Module Provider: Geography and Environmental Science
Number of credits: 10 [5 ECTS credits]
Terms in which taught: Autumn term module
Non-modular pre-requisites:
Modules excluded:
Current from: 2018/9

Module Convenor: Dr Maria Shahgedanova

Email: m.shahgedanova@reading.ac.uk

Type of module:

Summary module description:
This module explains the main processes of climate formation at local, regional and global scales with regard to energy balance and atmospheric circulation; the development of weather systems; and introduces the concept of climate change and present evidence of past and projected climate change.


To explain the main processes of climate formation at local, regional and global scales; To introduce the concepts of radiation budget and energy balance and, using examples, explain how variations in radiation budget and energy balance affect climate at different temporal and spatial scales; To explain how pressure, temperature and wind regimes are formed; To discuss development of convection and precipitation; To explain the development of weather systems; To discuss global atmospheric circulation both in the middle latitudes and in the tropics; To examine impacts of climatic variability and climatic anomalies (e.g. North Atlantic Oscillation, El Nino Southern Oscillation) on weather and weather-dependent processes and systems; To introduce the concept of climate change and present evidence of past and projected climate change.

Assessable learning outcomes:

On completion of this module it is expected that a student will be able to: - Explain how climates and weather are formed - Provide a reasoned account of weather and climates at different spatial scales - local, regional, and global - Provide a reasoned account of impacts of weather and climate on natural and managed environments - gain knowledge of and experience of working with meteorological instruments (including automatic weather stations) and condacting meteorological observations

Additional outcomes:
Students will also develop their IT skills through project through accessing data using the Internet. Numeracy skills will be developed through the evaluation of spatial data and time series and via computer aided learning procedures. Students will develop skills in field work, use of manual and automated meteorological equipment, meteorological obsrevations and data analysis thorugh practical sessions.

Outline content:
The Climatology lectures will focus upon the processes that result in the formation of different climates and weather phenomena. The topics covered will include atmospheric composition, the vertical structure of the atmosphere, solar and terrestrial radiation, radiation budget, energy balance, evapotranspiration and condensation, adiabatic process, convection and the development of convective storms, conservation of vorticity and momentum, general circulation of the atmosphere, monsoon, ENSO, the nature of mid-latitude depressions and weather patterns associated with them. The concept of climate change, both natural and anthropogenic, will be introduced and evidence of past and present climate change will be presented.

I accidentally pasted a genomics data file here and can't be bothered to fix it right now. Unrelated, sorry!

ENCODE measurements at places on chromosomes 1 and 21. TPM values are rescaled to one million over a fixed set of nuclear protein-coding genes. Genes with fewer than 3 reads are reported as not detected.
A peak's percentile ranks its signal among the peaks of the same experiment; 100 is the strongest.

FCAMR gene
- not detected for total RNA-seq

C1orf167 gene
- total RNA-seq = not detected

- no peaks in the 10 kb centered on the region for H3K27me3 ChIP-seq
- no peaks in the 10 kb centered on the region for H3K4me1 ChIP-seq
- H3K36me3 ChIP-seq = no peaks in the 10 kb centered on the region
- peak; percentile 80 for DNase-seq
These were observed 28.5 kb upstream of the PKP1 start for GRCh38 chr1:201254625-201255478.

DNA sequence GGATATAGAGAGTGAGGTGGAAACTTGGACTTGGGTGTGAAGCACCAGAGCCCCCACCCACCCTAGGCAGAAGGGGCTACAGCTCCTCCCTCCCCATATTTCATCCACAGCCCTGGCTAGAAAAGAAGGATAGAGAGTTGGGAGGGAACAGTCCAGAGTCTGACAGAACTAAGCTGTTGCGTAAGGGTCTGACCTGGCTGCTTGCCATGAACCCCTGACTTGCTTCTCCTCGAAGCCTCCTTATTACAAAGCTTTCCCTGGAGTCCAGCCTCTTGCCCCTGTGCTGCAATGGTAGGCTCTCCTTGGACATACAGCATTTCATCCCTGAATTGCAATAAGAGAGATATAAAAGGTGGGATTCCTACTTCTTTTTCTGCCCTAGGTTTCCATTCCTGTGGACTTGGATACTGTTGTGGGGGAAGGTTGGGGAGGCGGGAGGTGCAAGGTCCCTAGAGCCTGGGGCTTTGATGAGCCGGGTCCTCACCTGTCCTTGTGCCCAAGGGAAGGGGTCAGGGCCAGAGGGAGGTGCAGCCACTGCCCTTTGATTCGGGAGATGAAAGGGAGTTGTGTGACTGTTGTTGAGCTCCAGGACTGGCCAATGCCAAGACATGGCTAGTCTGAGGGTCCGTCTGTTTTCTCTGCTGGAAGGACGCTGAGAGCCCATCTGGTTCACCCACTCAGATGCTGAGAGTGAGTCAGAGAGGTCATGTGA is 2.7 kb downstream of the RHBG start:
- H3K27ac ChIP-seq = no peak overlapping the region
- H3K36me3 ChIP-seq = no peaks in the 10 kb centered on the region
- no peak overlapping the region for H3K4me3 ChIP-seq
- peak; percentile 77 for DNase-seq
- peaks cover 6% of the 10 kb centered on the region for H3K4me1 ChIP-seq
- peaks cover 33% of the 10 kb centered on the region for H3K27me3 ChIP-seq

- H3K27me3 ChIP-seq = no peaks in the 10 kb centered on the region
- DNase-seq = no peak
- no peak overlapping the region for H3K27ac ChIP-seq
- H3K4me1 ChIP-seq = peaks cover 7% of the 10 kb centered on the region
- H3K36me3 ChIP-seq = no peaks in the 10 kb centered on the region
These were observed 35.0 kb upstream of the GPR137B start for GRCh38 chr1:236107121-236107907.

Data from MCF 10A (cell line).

Global context:
Atmospheric processes and land-atmosphere interactions are discussued with regards to different parts of the world from the polar regions to the tropics. Data from the recent and ongoing research projects in Europe and Asia are used to illustrate various concepts.

Brief description of teaching and learning methods:
Sixteen hours of lectures and a practical; in-class tests.

Contact hours:
  Autumn Spring Summer
Lectures 18
Practicals classes and workshops 2
Guided independent study 80
Total hours by term 100.00
Total hours for module 100.00

Summative Assessment Methods:
Method Percentage
Report 50
Class test administered by School 50

Summative assessment- Examinations:
There is no exam for this module.

Summative assessment- Coursework and in-class tests:
A practical report worth 50% of the module mark. Three in-class tests worth 10%, 20% and 20% each.

Formative assessment methods:
Help sessions will be given for the whole class clarifying the most difficult material, providing advice on coursework and feedback.

Penalties for late submission:

Penalties for late submission on this module are in accordance with the University policy.
The following penalties will be applied to coursework which is submitted after the deadline for submission:
• where the piece of work is submitted up to one calendar week after the original deadline (or any formally agreed extension to the deadline): 10% of the total marks available for the piece of work will be deducted from the mark;
• where the piece of work is submitted more than one calendar week after the original deadline (or any formally agreed extension to the deadline): a mark of zero will be recorded.

You are strongly advised to ensure that coursework is submitted by the relevant deadline. You should note that it is advisable to submit work in an unfinished state rather than to fail to submit any work.
(Please refer to the Undergraduate Guide to Assessment for further information: http://www.reading.ac.uk/internal/exams/student/exa-guideUG.aspx)

Assessment requirements for a pass:
A mark of 40% overall

Reassessment arrangements:
Re-submission of coursework to a specified deadline.

Additional Costs (specified where applicable):
1) Required text books:
2) Specialist equipment or materials:
3) Specialist clothing, footwear or headgear:
4) Printing and binding:
5) Computers and devices with a particular specification:
6) Travel, accommodation and subsistence:

Last updated: 20 April 2018


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